Three weeks ago, I was privileged to receive Israel’s Presidential Medal and speak on behalf of my fellow honorees. Being an educator, I chose to share a story that has been etched on my heart from my many years at Yemin Orde Youth Village.
A six-year-old boy, the grandchild of a Jewish man, found his way to us from a desolate orphanage in Eastern Europe, thanks to the holy work of the Nativ governmental agency in the former USSR.
Years later, after he completed his military service and began his academic studies, we spoke about the turning point in his life. When did the change occur in him, after experiencing a world devoid of compassion as a helpless toddler? “It happened very early on”, he said, “when I heard you sing. Children and adults singing together, with joy. I didn’t understand a word but my heart told me, ‘You can’t be bad; bad people don’t sing like that.’”
This refugee child, who grew and matured to be an engaged and value-driven citizen, could be the poster boy of Israel’s education system, that in its finest hours knew how to integrate universal values and the human dimension with teaching scholastic skills. It was a system that knew how to create educational environments that, in a nutshell, represent uprightness and social cohesion for disenfranchised kids.
Israel’s Law of Return can be seen as an expression of such righteousness, the openness and generosity to welcome many thousands who are of Jewish descent. Like our poster child, many boys and girls from Israel’s social and geographic periphery have been successfully integrated and brought up in youth villages, as well as state-run educational frameworks.
True, this has not always been the case. Not every school or village can embrace this benevolent spirit and we all know the ills of our education system. And yet, over the years, this system claimed and even succeeded to create a basic common denominator and vision for the majority of children in our fractured society.
These days, a real concern arises about this collective glue that has always served as the backbone of our state education system. The Education Ministry has been stripped of major components. Basic Common Core studies have been tainted with sectionalist content, undermining the educational freedom and scholastic sovereignty of teachers.
AND IF all this were not enough, even the grandchild clause in the Law of Return is in the crosshairs. Will we still be able to offer a safe haven to refugee children and youth afflicted by war and misfortune if they are not Jewish according to Halacha? Should they find their way to us? Can we continue to provide them with an education that broadens their horizons, inspires curiosity and discussion, and allows criticism of existing world orders?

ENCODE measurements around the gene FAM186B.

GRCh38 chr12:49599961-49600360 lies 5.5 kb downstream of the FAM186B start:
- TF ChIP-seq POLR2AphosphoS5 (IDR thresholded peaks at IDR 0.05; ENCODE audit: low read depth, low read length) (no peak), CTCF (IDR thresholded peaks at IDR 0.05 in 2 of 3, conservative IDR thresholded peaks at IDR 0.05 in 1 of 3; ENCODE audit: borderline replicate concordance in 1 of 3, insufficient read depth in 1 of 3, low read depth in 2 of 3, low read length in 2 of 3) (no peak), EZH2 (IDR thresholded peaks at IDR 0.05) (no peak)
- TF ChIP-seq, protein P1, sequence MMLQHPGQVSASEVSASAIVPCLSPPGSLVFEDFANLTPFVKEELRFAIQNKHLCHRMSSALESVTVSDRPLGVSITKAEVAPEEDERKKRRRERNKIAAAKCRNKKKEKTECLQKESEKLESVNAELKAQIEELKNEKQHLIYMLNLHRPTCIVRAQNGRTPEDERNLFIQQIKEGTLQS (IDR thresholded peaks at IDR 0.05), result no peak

We do not have the privilege of giving up on education and on our educators’ autonomy to be authentic. This is probably the last bastion of our civil society’s ability to embrace diversity, as well as common values and common ground. We must not wreak havoc on our very foundations.
Long live Israel – that is my deepest prayer and wish, and those are the words I have chosen for the conclusion of my address at the presidential residence. Indeed, the responsibility for this now lies with the elected Israeli government.
And so, before the powers that be rush to legislate, amend and recodify the Education Ministry’s departments, management and scope of authority, they would do well to pause and read the opening words of our State Education Law. Enacted in 1953 and still in force today, the preamble states that the goal of the law is to educate a person to be a people-loving person.
Anyone who believes in the unifying power of education, must cherish and uphold this vital point, and even fight in order to preserve it.
Education is first and foremost an individual endeavor and the collective endeavor of many individuals, driven by a sense of purpose and a passion to impact young lives. Anyone who has experienced teaching in a classroom will probably agree that educators not only face tremendous day-to-day challenges but also have the capacity and resilience to withstand impositions that contradict their innermost values.
We will continue, against all odds, to sing together.
The writer is the president and founder of Village Way Educational Initiatives. He has recently been awarded Israel’s Presidential Medal for his life’s work in education.